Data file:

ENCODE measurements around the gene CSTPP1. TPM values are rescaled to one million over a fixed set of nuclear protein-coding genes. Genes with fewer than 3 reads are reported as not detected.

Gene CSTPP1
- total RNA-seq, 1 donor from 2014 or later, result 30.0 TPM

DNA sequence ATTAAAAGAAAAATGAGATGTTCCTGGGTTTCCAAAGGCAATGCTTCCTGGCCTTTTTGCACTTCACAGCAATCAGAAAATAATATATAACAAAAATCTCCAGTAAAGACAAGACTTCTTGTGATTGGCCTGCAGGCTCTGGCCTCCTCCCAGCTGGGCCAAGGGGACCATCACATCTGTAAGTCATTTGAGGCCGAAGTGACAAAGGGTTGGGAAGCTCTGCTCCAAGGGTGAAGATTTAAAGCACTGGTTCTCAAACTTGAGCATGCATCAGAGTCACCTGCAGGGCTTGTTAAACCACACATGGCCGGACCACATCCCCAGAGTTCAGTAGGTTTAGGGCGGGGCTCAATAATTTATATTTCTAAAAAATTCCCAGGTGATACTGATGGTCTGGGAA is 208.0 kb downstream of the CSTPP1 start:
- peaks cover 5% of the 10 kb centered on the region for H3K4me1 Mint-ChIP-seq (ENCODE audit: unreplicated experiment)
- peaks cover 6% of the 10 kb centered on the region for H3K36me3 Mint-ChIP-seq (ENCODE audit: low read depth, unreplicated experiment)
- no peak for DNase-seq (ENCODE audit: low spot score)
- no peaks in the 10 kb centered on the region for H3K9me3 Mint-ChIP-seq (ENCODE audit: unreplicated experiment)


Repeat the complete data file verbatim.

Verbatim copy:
ENCODE measurements around the gene CSTPP1. TPM values are rescaled to one million over a fixed set of nuclear protein-coding genes. Genes with fewer than 3 reads are reported as not detected.

Gene CSTPP1
- total RNA-seq, 1 donor from 2014 or later, result 30.0 TPM

DNA sequence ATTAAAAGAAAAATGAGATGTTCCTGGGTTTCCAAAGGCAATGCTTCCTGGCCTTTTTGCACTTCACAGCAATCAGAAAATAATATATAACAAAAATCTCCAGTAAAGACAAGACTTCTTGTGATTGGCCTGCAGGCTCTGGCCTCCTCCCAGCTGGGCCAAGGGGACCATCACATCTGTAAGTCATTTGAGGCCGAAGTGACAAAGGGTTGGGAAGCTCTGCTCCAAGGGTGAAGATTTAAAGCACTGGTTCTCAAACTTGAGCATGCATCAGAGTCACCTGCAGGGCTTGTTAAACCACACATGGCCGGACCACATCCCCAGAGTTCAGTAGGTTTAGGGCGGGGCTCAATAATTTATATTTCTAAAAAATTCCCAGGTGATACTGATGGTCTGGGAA is 208.0 kb downstream of the CSTPP1 start:
- peaks cover 5% of the 10 kb centered on the region for H3K4me1 Mint-ChIP-seq (ENCODE audit: unreplicated experiment)
- peaks cover 6% of the 10 kb centered on the region for H3K36me3 Mint-ChIP-seq (ENCODE audit: low read depth, unreplicated experiment)
- no peak for DNase-seq (ENCODE audit: low spot score)
- no peaks in the 10 kb centered on the region for H3K9me3 Mint-ChIP-seq (ENCODE audit: unreplicated experiment)